STRATEGISATION - The Art of Mobilising people to Implement a Winning Strategy

Sometimes, being nosey is a good thing!

When developing a strategy, it’s crucial to identify the root cause of issues and opportunities rather than just addressing symptoms. This takes time, commitment, and a willingness to dig deeper.

In our book “Strategisation- The art of mobilising people to implement a great strategy’  we use the following model to illustrate the stepping stones required to achieve greatness. As you will see Step 3 is: ’ Prioritise Issues and Opportunities’

Many businesses tend to focus on the immediate issues they face without taking the time to understand the underlying causes. Addressing only the symptoms is like applying a band-aid to a deep wound; it may temporarily alleviate the obvious issue, but you won’t solve the underlying problem and risk the wound festering and causing more systemic damage if it goes unchecked.

Be brave – dig deep to find the root causes of issues or opportunities. Dispel the myths and highlight any barriers, no matter how politically difficult. Digging deep may involve examining multiple data sources, conducting surveys and interviews with stakeholders, and analysing trends and patterns in the industry. And, don’t  forget to look at customer feedback -good and bad!

There are several analytical tools that can be used to assess the market, your business and help reframe the situation including:

  • Gap Analysis: From AS – IS to TO-BE
  • VIRO Analysis
  • Value Chain Analysis
  • Strategy Canvas
  • Customer Journey Mapping

There is still a risk with some of these tools that they will only identify symptomatic problems or opportunities, which is not enough in itself – you must go deeper.  A great tool we use that maximises the knowledge of the people in your organisation is an adaptation of the ‘5 Whys’ tool made famous by the Toyota Motor Corporation. Where possible, do this as a team, as it helps align all involved.

Here’s how it works:

Setting the stage:

1. Identify a small team to work on this process. Furnish them with the relevant information collected from the initial analysis. If there’s a lot of reading, you may split the data across the group to reduce the workload.

2. Ask each person to read the information provided twice. The first time they highlight the key data and information they think is relevant to addressing the business challenge (online or on paper).

3. On the second read, they review the highlighted materials and decide which are still relevant.

4. Write these on a post-it (real or virtual), along with the document reference codes you developed during the informa­tion collection stage. Bring the Post-Its to a team meeting.

Going deep:

5. As a group, share your post-its and group them into clusters of issues. Review all clusters, then agree on a name or short description that summarises that cluster.

6. Utilise the 5 Whys process for each cluster to understand the root cause issue, using this cascading questioning technique:

i. What is the issue?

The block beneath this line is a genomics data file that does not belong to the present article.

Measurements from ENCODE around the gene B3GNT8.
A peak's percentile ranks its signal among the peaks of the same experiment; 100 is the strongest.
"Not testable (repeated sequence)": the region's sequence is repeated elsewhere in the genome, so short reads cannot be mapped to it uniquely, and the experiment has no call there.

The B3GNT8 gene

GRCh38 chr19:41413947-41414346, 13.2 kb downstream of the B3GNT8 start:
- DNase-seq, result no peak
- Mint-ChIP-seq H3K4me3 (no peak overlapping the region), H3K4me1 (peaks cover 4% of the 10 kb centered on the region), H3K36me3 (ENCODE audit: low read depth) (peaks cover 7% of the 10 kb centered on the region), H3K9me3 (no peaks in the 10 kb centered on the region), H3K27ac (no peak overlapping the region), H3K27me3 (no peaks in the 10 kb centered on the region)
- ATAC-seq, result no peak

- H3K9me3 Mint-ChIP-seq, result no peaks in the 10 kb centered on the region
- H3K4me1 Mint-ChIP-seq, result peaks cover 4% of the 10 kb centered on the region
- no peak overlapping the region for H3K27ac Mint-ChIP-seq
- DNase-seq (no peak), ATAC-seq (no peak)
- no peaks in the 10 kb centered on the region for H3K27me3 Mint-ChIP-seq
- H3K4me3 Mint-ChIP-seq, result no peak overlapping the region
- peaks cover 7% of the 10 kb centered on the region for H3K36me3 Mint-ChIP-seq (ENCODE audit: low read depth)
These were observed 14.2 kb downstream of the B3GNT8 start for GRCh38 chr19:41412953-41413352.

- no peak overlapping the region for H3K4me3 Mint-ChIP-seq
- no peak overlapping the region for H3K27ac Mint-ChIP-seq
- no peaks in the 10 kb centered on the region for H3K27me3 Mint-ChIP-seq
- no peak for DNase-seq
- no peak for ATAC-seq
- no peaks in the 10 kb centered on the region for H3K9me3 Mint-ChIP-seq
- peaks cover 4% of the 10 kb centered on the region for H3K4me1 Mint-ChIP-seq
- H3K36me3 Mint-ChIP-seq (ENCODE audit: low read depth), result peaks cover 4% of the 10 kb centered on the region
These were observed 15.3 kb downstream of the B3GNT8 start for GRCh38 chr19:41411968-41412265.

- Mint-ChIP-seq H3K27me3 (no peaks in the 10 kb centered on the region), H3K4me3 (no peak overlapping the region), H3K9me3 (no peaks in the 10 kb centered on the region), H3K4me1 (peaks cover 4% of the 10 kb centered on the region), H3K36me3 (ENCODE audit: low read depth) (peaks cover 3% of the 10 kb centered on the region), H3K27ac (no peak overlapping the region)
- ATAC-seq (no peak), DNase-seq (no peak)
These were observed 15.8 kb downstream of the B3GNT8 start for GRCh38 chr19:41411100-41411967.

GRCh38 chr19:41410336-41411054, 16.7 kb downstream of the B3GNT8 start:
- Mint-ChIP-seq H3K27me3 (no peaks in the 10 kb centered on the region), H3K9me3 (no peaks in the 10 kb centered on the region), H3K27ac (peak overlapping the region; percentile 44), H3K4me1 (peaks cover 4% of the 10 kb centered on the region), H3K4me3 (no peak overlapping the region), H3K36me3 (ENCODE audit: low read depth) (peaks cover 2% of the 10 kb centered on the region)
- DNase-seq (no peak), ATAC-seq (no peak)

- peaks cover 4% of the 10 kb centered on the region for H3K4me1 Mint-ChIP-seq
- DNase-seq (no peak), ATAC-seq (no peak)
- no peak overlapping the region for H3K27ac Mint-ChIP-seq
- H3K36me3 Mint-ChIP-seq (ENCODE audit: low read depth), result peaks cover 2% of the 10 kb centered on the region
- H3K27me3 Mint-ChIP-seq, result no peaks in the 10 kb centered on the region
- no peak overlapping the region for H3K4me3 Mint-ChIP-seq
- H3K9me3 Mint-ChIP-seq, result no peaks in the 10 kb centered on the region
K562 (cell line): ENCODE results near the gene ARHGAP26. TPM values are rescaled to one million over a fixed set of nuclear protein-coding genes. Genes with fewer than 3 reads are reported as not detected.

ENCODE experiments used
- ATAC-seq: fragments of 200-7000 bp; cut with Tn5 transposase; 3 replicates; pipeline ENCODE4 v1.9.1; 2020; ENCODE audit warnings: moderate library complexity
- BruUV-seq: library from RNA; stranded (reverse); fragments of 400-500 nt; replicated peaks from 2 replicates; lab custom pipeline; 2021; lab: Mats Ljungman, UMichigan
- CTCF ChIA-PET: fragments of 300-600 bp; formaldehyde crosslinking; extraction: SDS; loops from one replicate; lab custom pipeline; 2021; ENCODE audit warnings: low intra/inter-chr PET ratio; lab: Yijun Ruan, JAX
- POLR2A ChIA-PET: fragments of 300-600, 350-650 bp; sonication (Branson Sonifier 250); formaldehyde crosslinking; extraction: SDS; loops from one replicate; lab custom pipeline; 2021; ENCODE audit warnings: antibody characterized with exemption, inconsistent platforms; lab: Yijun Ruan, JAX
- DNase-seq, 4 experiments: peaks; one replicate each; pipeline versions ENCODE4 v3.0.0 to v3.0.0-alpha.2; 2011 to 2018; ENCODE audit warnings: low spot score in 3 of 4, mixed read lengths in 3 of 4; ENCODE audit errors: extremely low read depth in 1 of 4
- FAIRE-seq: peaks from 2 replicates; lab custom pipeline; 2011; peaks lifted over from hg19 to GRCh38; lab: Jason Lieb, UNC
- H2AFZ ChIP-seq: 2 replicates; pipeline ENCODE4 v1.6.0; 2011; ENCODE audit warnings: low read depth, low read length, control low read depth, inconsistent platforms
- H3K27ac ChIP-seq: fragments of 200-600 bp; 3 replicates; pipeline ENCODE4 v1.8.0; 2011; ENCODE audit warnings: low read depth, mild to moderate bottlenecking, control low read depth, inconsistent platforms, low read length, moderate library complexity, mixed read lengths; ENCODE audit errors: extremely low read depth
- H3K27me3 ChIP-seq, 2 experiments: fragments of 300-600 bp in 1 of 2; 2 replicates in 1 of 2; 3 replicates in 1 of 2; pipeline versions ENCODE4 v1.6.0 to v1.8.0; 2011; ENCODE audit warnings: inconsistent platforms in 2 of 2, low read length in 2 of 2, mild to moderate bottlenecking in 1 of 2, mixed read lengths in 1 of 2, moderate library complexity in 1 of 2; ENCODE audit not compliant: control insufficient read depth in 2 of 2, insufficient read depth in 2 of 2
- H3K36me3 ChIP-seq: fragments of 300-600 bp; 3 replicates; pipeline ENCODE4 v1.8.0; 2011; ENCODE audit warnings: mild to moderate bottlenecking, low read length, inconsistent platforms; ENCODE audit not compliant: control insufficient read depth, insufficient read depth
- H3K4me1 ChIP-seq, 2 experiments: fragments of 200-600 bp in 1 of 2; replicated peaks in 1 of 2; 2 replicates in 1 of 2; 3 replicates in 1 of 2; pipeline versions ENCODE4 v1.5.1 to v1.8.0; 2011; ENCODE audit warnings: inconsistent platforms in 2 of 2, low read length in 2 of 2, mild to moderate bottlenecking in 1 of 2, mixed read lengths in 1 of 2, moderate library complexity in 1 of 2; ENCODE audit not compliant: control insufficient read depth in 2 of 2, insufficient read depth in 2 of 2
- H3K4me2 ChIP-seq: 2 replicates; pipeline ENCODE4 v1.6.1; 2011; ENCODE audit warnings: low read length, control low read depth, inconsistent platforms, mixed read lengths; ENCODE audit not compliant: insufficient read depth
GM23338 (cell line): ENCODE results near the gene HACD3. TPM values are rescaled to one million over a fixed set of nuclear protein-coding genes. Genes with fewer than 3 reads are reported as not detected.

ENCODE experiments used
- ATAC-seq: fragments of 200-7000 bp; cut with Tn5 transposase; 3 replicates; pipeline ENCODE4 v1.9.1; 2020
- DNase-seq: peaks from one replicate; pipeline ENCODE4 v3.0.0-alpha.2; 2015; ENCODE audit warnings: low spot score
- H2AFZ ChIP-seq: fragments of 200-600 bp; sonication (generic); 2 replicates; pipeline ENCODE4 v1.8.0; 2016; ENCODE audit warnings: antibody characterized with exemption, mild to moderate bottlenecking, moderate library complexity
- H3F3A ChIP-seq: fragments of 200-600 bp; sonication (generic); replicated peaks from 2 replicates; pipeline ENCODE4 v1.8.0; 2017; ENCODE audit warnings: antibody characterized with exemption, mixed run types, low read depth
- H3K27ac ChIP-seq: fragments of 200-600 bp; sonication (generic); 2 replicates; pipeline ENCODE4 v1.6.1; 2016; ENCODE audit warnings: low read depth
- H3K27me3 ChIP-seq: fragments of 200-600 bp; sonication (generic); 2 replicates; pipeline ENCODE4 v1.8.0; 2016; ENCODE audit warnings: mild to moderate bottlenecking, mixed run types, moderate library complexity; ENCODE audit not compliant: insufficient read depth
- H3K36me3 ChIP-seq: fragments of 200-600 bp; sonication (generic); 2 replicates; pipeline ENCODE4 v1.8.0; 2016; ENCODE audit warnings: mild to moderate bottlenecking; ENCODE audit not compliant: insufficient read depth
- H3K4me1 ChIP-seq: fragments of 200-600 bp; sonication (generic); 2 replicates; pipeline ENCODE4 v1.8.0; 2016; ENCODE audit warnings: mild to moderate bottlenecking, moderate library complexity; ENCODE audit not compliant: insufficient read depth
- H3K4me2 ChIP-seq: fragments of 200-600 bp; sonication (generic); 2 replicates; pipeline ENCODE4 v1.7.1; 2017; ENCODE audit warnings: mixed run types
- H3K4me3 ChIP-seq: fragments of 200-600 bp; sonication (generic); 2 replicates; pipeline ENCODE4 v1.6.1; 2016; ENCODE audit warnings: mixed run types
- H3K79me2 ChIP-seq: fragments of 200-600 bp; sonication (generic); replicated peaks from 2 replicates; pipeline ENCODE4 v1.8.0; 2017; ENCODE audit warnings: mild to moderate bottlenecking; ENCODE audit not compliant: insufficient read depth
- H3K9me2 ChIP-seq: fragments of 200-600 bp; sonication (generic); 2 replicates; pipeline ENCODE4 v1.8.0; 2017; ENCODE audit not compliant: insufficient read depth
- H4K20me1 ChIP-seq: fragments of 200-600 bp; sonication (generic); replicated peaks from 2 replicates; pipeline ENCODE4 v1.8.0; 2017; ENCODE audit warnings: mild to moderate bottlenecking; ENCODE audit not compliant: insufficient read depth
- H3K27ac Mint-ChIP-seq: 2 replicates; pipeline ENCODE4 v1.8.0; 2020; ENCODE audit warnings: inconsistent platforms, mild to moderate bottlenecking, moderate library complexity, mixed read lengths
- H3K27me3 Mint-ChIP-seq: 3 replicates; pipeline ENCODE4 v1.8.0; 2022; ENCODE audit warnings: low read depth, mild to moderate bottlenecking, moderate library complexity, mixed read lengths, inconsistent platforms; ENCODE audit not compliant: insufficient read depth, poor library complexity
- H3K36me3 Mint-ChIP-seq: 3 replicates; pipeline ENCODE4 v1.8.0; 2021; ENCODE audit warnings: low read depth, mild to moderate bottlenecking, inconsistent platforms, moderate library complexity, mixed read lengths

ii. Why might that be happening?

iii. Why might that be happening?

iv. Why might that be happening?

v. Why might that be happening?

vi. Why might that be happening?

Push as far as you can on each issue. Here’s a simple example:

You can then keep going through that line of thought to find the root cause (and opportunities).

7. As you get to the root causes in each cluster theme, you will often find commonalities across clusters. Look for similarities in the root cause. It’s crucial to understand how they link together – this is where the gold lies.

8. Summarise the root causes and key data elements that support them as an insight. Here’s a simple framework you can use:

Now that we recognise that ………..

There is an opportunity to …………

Here’s a simple example using our cold tea case:

Now that we recognise that My tea at the office was cold because I couldn’t take a china teacup filled with tea to my desk in the office without risking spilling it on my computer

There is an opportunity to Provide a china teacup with a lid on it so it won’t spill on computers or anywhere else

9. The next step is to focus! It’s important to prioritise these issues and opportunities by how important it is to address each one in your strategy.

Being close to the business, you may have blind spots when identifying root-cause issues; bringing in an objective external perspective can be valuable, but make sure you don’t let them dominate the content; remember, the people inside your business know it far better than any outsider.

In conclusion, taking the time to identify the root cause of issues and opportunities and embracing a curious, inquiring mind frame (perhaps channelling your inner detective) will lead to more innovative solutions that address deep rooted issues and opportunities for your business. These can be used to develop a strategy that drives profitable growth and sets you apart from the competition.

Share this article:

Recent news:

Driving Success By Working Smarter

The business world constantly evolves, and companies must adapt to stay competitive. We need to work smarter and with a curiosity that helps us look

Sorry If I’ve Offended You

I came across an article the other day, ‘Thumbs up, given Thumbs down by Gen Z,’ and as someone who is not quite a boomer




If you are a leader responsible for strategy development and its implementation and you want to have the greatest chance of success – Strategisation is for you!

Please fill in the below details to receive a link to the XPotential Innovation Competency Survey